When the big day finally arrived, apart from being forced into a too-frilly pink and orange dress (apparently, I had picked it out myself not two weeks earlier – sorry, Mum), the event was a huge success. My cousins, brother, and I managed to escape most of the hard work of setting up, but I remember that we filled baskets with greengages and plums from the trees in the garden, washed and plated them, and went around offering them to guests – feeling awfully pleased with ourselves, no doubt! I also remember the marquee with a band and a dance floor, which seemed absolutely enormous to me at the time, and my dad trying to get myself and my brother to try various exotic-seeming fish dishes from the buffet, much to our disgust.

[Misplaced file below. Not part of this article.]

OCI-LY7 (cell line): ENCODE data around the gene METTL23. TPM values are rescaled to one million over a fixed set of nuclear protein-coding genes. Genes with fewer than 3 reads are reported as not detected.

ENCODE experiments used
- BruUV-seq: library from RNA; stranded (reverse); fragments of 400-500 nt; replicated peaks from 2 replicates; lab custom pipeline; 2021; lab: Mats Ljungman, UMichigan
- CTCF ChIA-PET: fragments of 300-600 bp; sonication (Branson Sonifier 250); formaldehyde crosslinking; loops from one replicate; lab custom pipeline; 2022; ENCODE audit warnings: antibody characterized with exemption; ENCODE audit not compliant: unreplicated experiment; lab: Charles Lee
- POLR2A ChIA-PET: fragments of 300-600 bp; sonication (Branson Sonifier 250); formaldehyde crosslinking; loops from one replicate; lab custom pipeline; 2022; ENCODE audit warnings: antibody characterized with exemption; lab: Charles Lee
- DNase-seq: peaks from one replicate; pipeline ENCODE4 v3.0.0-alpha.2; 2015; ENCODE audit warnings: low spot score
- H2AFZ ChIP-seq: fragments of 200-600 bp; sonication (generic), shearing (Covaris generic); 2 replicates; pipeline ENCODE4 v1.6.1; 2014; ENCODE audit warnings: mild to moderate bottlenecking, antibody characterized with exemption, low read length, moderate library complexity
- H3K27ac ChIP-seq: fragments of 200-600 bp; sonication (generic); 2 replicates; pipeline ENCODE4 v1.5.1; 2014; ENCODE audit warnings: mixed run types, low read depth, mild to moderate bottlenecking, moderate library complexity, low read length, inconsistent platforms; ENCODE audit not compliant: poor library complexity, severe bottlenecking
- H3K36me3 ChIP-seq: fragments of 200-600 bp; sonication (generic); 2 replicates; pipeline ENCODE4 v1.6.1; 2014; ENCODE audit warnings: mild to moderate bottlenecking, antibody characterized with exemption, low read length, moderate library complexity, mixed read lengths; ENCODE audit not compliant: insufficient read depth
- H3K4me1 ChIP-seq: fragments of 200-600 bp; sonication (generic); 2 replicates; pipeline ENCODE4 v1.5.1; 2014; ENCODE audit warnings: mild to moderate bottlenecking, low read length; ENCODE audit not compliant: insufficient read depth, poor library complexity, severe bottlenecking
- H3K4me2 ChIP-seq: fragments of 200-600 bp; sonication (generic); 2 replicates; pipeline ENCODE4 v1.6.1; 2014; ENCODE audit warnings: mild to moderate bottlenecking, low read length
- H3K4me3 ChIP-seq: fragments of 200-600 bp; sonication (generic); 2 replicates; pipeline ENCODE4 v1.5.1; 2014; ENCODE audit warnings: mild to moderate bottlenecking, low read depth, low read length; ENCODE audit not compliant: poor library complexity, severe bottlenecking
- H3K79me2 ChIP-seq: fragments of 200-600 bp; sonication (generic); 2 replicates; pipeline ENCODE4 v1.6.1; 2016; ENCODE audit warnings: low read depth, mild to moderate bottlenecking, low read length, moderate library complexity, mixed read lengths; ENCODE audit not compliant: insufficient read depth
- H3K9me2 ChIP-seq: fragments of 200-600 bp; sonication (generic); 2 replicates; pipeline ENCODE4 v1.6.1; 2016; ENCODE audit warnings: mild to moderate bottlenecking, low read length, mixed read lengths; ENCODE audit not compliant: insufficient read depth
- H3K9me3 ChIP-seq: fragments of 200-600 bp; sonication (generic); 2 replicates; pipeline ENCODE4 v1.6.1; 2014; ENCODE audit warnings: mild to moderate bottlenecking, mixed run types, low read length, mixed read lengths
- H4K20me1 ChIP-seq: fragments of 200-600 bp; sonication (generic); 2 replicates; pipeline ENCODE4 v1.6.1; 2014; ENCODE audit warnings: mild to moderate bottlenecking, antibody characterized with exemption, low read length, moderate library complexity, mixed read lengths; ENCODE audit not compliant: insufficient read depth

What I do not remember is the end of the party, which makes me think that I must have fallen asleep under a table somewhere – perhaps practising for certain house parties some years down the line? Still, remembering this celebration makes me wonder whether a thirtieth birthday bash might not be so out of the question!
My Mum made wonderful cakes: I loved her rich fruit cakes especially. Maybe having lived through the war time deprivations, making cakes became such a pleasure and a way of marking special occasions: birthday cakes with candles; First Communion cakes; wedding cake posted out in little boxes; Christening cakes; cakes when Grandparents, Uncles & Aunts & their families came to stay; a cake to take with me when leaving for university …